It can be overwhelming getting unsolicited offers for your disaster restoration company - you don’t know the exact value of your business or where to start.
The first step is getting a business valuation.
There are several methods you can use to value your business - the most common method being the multiple of earnings method. At MidStreet, we use this method to value lower middle-market businesses every day.
In today's blog, we will show you how to value your restoration business using the multiple of earnings method- the most common method used to price small businesses.
Let’s jump in.
What Multiple Should You Use to Value Disaster Restoration?
There are two multiples you can use in the multiple of earnings method - SDE or EBITDA. To pick the correct multiple to value your company, you will need to consider factors like the size of your business and the type of buyer that may purchase your business.
Example EBITDA Calculation for Disaster Restoration
To help illustrate how to value a disaster restoration company, we have created an example EBITDA and SDE calculation for a disaster restoration company. Your business might be doing more or less revenue, but the steps are still the same. The comp report below will have the multiples that are applicable to your business size.
Say you own a disaster restoration company that did $5,000,000 in revenue in the last full year. Your company has expenses that total $4,350,000 in the last year.
This means your net income (on your tax return) was $750,000.
You took a salary of $100,000 and had an additional $50,000 in 401k contributions, family vacation spending, and personal gas. Your company also had $100,000 in depreciation and $50,000 in interest expense (included in the $4,350,000 of total expenses).
To find your EBITDA, you will do the following add-backs:
A – This is your business’s net income from your last tax return. It’s easiest to use a tax return because it’s standardized, but you could use a profit and loss statement too.
B – Your interest expense from last year. This is added back because the buyer will have a different amount of interest based on their loans.
C – If your business is an S corporation, LLC, or partnership you will not have taxes to add back. If your business is a C corporation and paid income tax, you can add that back here.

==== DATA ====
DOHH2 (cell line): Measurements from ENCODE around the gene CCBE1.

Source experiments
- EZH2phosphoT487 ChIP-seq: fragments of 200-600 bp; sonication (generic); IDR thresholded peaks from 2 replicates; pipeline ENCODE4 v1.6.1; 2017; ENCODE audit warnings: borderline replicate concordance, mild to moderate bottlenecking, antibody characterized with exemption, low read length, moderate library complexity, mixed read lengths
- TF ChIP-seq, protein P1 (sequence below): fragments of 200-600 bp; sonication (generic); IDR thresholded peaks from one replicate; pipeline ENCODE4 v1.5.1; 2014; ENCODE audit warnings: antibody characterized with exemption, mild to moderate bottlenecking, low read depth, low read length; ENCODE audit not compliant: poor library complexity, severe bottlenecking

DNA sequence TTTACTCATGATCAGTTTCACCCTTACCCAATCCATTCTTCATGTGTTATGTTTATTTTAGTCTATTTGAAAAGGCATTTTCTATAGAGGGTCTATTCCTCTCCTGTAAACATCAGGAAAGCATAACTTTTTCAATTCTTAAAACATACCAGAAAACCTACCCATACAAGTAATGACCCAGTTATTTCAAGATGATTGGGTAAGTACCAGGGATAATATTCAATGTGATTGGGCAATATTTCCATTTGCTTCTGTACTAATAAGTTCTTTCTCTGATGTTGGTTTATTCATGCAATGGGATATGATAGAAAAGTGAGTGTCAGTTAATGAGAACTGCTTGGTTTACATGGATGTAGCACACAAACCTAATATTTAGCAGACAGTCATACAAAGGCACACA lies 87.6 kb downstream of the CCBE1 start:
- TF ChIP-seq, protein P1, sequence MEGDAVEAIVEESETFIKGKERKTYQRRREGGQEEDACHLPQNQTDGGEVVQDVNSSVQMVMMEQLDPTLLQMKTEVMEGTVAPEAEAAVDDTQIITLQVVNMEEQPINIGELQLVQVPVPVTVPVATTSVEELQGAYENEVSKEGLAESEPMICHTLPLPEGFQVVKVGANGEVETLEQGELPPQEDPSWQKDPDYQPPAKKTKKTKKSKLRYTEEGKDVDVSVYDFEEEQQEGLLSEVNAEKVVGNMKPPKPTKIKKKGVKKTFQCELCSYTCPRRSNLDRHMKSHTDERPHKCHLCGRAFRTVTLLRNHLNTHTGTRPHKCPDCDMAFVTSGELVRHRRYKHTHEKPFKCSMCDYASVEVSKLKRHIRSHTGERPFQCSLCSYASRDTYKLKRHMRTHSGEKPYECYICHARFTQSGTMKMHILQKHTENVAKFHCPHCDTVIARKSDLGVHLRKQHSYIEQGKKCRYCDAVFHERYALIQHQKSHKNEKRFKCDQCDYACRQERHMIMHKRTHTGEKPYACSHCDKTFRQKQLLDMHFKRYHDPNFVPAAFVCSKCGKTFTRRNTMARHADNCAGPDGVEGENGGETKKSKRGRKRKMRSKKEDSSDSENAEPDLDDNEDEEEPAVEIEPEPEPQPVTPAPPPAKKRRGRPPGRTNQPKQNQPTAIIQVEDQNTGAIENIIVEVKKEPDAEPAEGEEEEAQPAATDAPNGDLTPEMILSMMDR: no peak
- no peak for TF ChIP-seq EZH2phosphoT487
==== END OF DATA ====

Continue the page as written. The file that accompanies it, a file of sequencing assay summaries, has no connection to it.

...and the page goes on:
D – Your depreciation expense from last year. This is added back because the buyer will have their own depreciation schedule based on their basis for the equipment.
E – Your amortization expense from last year. Most businesses will not have any unless you purchased a business or bought intellectual property.
F – The owner’s salary is added back ($100,000) - this is your W-2 wages paid to you as a salary. This does not include distributions or profits you received from the business.
G – Your discretionary expenses might include your health insurance, personal gas, cell phone, and any other personal expenses paid by the business.
Common Add-Backs For a Disaster Restoration Business
The categories of add-backs are pretty similar across all industries, but the amount of the add-backs can vary a lot. Common add-backs for most industries are:
- Owner’s salary
- Owner’s health insurance
- Non-recurring expenses
The following add-backs differ slightly in disaster restoration:
Deprecation - In disaster restoration, you may need a lot of equipment and will probably have a large add-back for this.
Interest - If you finance equipment and vehicles, you might have a large interest expense add-back. This is normal in disaster restoration because most companies require regular equipment purchases.
Average Multiple For Disaster Restoration Companies
We pulled comparable sales for 45 disaster restoration companies throughout the United States from 2016 to 2021. You can see the information contained in the comparable sales report below.
To summarize, the average multiple for a disaster restoration company under $500,000 in SDE is 2.81x and the average for companies over $500,000 is 2.96x.
Download Our Disaster Restoration Company Comp Report
There are a few factors that affect the multiple you can apply to your disaster restoration business:
- The size of your business
- Your residential vs commercial revenue
- Your out-of-program vs in-program revenue
- If you are in a growing market
- How strong your management team is
- Your company’s market share
- The level of strategic interest there is
- The type of restoration work you specialize in
If your business is attractive to strategic buyers, you may be able to get a higher multiple for your business because of the consolidation going on in the disaster restoration industry.
Determine The Value of Your Disaster Restoration Business
Even if you do not value your business on your own, knowing which multiple you should use and how you can determine the value of your business is beneficial.
To ensure you get the most accurate value of your business, you should have a certified valuation specialist perform your valuation for you. Learn more about the type of valuation you will need by reading “What is a Business Valuation? (And Which Type Is Right for You).”
To continue learning about valuing and selling your disaster restoration business, read our next article “The Process of Selling Your Disaster Restoration Business.” If you have any questions about selling your disaster restoration company, give us a call today.